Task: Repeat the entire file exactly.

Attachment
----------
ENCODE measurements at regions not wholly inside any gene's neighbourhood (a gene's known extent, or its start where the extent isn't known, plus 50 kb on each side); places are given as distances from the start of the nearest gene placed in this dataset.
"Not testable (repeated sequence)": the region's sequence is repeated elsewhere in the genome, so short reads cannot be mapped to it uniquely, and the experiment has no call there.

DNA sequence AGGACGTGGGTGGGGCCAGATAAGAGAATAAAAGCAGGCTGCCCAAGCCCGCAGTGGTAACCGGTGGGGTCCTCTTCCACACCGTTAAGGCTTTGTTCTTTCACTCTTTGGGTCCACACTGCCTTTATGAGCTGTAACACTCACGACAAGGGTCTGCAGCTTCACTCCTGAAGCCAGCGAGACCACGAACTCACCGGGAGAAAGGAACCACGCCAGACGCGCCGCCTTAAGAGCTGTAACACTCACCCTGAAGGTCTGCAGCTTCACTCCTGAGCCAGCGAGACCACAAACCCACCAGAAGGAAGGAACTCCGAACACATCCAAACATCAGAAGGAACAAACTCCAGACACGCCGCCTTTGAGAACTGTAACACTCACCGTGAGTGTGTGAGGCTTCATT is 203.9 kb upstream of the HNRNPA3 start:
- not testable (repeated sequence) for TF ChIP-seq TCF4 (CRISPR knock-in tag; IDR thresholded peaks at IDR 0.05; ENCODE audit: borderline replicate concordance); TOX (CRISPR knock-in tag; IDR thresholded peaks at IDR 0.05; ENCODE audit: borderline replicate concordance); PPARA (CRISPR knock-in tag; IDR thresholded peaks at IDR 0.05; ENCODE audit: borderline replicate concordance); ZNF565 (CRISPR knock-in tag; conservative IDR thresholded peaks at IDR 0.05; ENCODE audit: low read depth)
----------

ENCODE measurements at regions not wholly inside any gene's neighbourhood (a gene's known extent, or its start where the extent isn't known, plus 50 kb on each side); places are given as distances from the start of the nearest gene placed in this dataset.
"Not testable (repeated sequence)": the region's sequence is repeated elsewhere in the genome, so short reads cannot be mapped to it uniquely, and the experiment has no call there.

DNA sequence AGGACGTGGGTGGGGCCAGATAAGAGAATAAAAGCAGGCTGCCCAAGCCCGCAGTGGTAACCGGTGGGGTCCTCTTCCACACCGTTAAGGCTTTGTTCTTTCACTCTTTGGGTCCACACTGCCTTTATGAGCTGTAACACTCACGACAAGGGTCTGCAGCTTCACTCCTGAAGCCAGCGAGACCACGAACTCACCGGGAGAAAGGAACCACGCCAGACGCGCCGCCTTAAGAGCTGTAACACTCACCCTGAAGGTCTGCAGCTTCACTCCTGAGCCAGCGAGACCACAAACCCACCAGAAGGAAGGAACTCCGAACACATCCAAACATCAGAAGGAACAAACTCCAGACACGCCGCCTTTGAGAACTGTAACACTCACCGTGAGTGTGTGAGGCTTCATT is 203.9 kb upstream of the HNRNPA3 start:
- not testable (repeated sequence) for TF ChIP-seq TCF4 (CRISPR knock-in tag; IDR thresholded peaks at IDR 0.05; ENCODE audit: borderline replicate concordance); TOX (CRISPR knock-in tag; IDR thresholded peaks at IDR 0.05; ENCODE audit: borderline replicate concordance); PPARA (CRISPR knock-in tag; IDR thresholded peaks at IDR 0.05; ENCODE audit: borderline replicate concordance); ZNF565 (CRISPR knock-in tag; conservative IDR thresholded peaks at IDR 0.05; ENCODE audit: low read depth)